The Foreign Service Journal, January-February 2016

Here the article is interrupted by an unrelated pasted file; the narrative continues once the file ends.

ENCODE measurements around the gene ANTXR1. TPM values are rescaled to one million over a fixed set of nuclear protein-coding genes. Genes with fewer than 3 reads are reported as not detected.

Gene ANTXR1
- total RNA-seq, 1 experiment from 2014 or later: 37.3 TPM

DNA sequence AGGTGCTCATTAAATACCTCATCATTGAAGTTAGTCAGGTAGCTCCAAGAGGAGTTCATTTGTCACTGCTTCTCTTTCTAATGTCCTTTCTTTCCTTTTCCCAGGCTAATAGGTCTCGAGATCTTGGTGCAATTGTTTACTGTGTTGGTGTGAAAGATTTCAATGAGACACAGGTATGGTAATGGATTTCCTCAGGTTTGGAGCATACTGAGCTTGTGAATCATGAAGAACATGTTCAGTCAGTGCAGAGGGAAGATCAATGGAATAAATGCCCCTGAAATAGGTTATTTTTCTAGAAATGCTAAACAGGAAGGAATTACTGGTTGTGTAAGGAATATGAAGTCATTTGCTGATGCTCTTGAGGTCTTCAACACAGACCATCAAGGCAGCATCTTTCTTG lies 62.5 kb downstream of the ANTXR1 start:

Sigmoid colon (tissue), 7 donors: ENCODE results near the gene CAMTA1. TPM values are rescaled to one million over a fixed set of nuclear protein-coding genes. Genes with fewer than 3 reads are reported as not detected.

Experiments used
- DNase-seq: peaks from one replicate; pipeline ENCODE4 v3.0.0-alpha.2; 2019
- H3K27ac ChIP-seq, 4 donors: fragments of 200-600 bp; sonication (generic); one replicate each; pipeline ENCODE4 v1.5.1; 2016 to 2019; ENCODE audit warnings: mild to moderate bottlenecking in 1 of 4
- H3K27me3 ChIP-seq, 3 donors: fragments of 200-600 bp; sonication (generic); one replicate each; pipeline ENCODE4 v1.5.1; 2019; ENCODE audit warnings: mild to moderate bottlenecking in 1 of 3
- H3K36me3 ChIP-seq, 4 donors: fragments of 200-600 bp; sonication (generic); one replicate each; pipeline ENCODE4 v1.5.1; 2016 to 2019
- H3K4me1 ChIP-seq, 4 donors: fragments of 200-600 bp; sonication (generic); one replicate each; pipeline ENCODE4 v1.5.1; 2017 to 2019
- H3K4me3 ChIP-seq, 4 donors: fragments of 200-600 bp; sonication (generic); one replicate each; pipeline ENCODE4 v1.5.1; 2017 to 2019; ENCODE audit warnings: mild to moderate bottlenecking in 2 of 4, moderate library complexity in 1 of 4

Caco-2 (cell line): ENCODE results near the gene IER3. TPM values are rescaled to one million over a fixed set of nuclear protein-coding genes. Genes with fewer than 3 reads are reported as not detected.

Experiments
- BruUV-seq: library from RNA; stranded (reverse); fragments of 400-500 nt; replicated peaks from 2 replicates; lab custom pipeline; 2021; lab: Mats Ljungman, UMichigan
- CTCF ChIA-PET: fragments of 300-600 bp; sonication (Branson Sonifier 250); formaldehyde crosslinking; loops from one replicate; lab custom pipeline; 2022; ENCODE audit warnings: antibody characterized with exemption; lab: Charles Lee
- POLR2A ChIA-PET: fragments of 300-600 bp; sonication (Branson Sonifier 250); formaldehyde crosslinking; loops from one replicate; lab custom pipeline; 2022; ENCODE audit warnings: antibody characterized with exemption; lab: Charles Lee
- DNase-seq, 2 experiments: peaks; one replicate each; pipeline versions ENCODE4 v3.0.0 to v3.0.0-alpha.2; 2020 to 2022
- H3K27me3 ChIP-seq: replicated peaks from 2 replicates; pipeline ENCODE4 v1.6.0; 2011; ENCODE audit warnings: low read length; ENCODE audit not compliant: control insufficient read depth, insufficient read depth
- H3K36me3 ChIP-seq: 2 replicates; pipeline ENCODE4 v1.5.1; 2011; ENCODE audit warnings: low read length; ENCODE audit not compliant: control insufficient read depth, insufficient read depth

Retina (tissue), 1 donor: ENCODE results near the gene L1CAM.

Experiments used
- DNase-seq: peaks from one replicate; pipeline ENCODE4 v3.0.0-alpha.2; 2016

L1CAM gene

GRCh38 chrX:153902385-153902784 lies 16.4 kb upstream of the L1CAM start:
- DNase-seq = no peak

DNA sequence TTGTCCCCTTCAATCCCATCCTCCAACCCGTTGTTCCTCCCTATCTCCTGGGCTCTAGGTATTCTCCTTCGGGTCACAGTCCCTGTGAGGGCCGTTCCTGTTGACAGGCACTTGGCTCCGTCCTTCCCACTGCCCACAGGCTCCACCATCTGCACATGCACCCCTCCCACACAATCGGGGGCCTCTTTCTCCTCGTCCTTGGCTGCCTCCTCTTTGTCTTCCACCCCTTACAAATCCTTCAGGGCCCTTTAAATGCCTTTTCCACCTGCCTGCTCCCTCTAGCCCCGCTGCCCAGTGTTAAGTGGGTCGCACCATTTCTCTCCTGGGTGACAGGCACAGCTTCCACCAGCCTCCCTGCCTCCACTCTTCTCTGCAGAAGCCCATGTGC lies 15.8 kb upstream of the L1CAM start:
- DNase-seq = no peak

14 JANUARY-FEBRUARY 2016 | THE FOREIGN SERVICE JOURNAL Stress Management Inadequate at USAID, Study Finds U .S. Agency for International Development employees “suffer from undue stress caused by a variety of factors and are at risk for develop- ing numerous stress-related health conditions and/or disorders,” according to a report released in September. The study, “Stress and Resilience Issues Affecting USAID Per- sonnel in High Opera- tional Stress Environ- ments,” also found that significant gaps in adequate institutional- ized support exist at the agency. If left unaddressed, these vulnerabilities will have long- term implications on the effectiveness of USAID personnel, their physical and psychological health, total workforce management and the achievement of USAID’s mission. Commissioned by USAID, the research was carried out by the Virginia- based consulting firm Greenleaf Integra- tive Strategies. The assessment was undertaken as part of the agency’s effort to comply with the objectives in the 2014 Quadrennial Diplomacy and Development Review, including improving how it manages and mitigates risk, ensuring its employ- ees have the tools and skills required to do their jobs well, and increasing its focus on taking care of its people. Through a series of site visits (Jordan, Pakistan, Afghanistan and Kosovo), interviews and survey responses from TALKING POINTS personnel in the field and in Washing- ton, D.C., GIS gathered input from more than 556 USAID Foreign Service and Civil Service employees and personal services contractors. Conducted between December 2014 and September 2015, the study also involved discussions with the Department of State’s Office of Medical Services, USAID leadership and a working group comprised of USAID officers and subject- matter experts. According to the report, the primary sources of stress affecting employ- ees and their work performance are related to institu- tional management practices (e.g., excessive workloads, leadership deficits, inadequate human resource management and personnel support services). Secondary factors, such as family stress and security concerns that have become commonplace in the post-9/11 era, have exacerbated institutional inad- equacies. Nearly 65 percent of survey respon- dents had been employed with USAID for more than five years. Only 22 percent believed that services offered by the USAID Staff Care Program—the office that handles employee wellbeing and work-life issues—are adequate, and 23 percent characterize USAID programs to support staff as “accessible.” Of those who had utilized Staff Care resources, 74 percent found the support to be useful. However, respondents repeat- edly cited a culture of stoicism and a significant stigma associated with seeking support as reasons for either not request- ing help or for concealing treatment. The report’s authors conclude with recommendations for strengthen- ing USAID’s institutional support and addressing sources of stress at each stage of the staff job cycle. Among the more notable recommendations, USAID should better plan and budget for stress mitigation initiatives and staff care programs and implement monitoring and evaluation measures to track their investments and inform continuous improvement. In addition, individuals should be briefed on the specific stress risks they can expect in their new assignments, be provided with tools to self-monitor stress, and receive better post-high-stress assignment support. —Maria C. Livingston, Associate Editor The Quiz: Tower of Babel Here is another in our series of worldliness quizzes, courtesy of retired FSO Rob Callard. Please turn to p. 16 for the answers. What country speaks the following language? 1. Amharic 2. Bengali 3. Hrvatski 4. Dansk 5. Eesti 6. Vakaviti 7. Ge’ez 8. Kreyòl Ayisyen 9. Igbo 10 Sardu 11. Tagalog 12. Herero